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Journal Article

Young children share more under time pressure than after a delay

MPS-Authors
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Plötner,  Maria
Department of Developmental and Comparative Psychology, Max Planck Institute for Evolutionary Anthropology, Max Planck Society;

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Hepach,  Robert
Department of Developmental and Comparative Psychology, Max Planck Institute for Evolutionary Anthropology, Max Planck Society;

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Over,  Harriet
Department of Developmental and Comparative Psychology, Max Planck Institute for Evolutionary Anthropology, Max Planck Society;

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Carpenter,  Malinda
Department of Developmental and Comparative Psychology, Max Planck Institute for Evolutionary Anthropology, Max Planck Society;

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Tomasello,  Michael
Department of Developmental and Comparative Psychology, Max Planck Institute for Evolutionary Anthropology, Max Planck Society;

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Fulltext (public)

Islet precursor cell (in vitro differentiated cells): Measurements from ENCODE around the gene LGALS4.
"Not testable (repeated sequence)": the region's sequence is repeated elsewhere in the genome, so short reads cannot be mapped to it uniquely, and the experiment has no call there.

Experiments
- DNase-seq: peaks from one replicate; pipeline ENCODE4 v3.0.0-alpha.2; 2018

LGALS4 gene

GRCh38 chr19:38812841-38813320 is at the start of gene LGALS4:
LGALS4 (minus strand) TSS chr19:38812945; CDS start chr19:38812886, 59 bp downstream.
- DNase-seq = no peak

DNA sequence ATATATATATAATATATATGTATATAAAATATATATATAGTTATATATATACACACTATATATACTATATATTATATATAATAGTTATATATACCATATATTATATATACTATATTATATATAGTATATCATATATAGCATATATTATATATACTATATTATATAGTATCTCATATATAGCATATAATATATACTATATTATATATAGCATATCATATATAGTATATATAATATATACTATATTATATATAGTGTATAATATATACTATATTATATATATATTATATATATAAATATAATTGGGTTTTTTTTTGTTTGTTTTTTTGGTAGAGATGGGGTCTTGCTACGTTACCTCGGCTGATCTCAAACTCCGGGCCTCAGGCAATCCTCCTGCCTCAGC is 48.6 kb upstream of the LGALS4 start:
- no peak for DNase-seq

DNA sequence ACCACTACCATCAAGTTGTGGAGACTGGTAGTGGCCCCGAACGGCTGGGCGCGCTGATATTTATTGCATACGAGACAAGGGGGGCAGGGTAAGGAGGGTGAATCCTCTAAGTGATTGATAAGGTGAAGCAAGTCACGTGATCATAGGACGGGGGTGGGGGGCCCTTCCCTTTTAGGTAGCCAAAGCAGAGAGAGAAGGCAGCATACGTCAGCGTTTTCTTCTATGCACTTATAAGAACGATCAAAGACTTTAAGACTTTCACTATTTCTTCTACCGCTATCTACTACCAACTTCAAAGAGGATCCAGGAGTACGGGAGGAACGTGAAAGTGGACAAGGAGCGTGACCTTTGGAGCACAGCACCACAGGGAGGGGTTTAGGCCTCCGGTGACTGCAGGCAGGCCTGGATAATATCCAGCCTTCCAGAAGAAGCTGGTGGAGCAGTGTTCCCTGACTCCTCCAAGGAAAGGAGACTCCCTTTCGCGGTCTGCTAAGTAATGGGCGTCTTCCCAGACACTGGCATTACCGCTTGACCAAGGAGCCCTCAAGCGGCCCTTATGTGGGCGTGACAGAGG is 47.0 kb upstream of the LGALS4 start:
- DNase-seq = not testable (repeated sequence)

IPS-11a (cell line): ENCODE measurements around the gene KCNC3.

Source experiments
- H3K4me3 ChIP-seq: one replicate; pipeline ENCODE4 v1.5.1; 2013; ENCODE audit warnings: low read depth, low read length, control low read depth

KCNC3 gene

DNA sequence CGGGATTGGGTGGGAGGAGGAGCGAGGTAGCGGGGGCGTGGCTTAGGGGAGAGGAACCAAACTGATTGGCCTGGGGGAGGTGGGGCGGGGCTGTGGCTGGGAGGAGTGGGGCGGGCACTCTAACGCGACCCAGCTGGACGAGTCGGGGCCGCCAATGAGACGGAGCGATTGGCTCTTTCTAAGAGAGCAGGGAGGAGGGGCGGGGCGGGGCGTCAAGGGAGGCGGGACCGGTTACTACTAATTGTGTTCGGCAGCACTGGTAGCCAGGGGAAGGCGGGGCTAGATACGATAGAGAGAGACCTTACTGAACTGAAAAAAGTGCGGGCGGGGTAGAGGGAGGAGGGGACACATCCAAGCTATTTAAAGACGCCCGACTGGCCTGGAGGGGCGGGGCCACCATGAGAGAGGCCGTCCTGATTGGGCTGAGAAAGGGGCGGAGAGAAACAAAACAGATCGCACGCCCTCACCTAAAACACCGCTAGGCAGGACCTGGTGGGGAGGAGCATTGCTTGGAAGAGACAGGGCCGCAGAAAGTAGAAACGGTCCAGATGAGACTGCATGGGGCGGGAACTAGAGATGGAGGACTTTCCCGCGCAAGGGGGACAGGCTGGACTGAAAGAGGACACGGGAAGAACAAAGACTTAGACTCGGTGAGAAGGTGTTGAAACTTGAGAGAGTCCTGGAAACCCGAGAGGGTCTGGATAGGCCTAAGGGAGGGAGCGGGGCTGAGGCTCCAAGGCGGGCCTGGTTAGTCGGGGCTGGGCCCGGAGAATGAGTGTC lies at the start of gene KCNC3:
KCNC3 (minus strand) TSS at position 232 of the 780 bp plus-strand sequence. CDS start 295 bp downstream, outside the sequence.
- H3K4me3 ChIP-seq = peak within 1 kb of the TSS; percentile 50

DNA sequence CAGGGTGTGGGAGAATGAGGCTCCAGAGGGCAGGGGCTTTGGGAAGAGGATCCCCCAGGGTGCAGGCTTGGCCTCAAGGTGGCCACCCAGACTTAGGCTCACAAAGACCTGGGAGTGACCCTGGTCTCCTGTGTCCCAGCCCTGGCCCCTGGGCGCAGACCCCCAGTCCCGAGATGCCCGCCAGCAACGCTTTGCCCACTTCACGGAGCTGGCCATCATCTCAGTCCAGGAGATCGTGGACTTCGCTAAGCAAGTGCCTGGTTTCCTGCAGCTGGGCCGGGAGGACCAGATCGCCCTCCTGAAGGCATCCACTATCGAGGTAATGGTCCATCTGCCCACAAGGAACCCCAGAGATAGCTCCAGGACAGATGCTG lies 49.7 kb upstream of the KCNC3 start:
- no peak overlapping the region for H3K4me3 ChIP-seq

Plötner_Young_PLoSOne_2021.pdf
(Publisher version), 671KB

Supplementary Material (public)

Plöttner_Young_PLoSOne_2021_Suppl.zip
(Supplementary material), 53KB

Citation

Plötner, M., Hepach, R., Over, H., Carpenter, M., & Tomasello, M. (2021). Young children share more under time pressure than after a delay. PLoS ONE, 16: e0248121. doi:10.1371/journal.pone.0248121.


Cite as: http://hdl.handle.net/21.11116/0000-0008-4EE8-C
Abstract
Adults under time pressure share with others generously, but with more time they act more selfishly. In the current study, we investigated whether young children already operate in this same way, and, if so, whether this changes over the preschool and early school age years. We tested 144 children in three age groups (3-, 5-, and 7-year olds) in a one-shot dictator game: Children were given nine stickers and had the possibility to share stickers with another child who was absent. Children in the Time Pressure condition were instructed to share quickly, whereas children in the Delay condition were instructed to take time and consider their decision carefully. Across ages, children in the Time Pressure condition shared significantly more stickers than children in the Delay condition. Moreover, the longer children waited, the less they shared. Thus, children, like adults, are more prosocial when acting spontaneously than after considering their decision more carefully.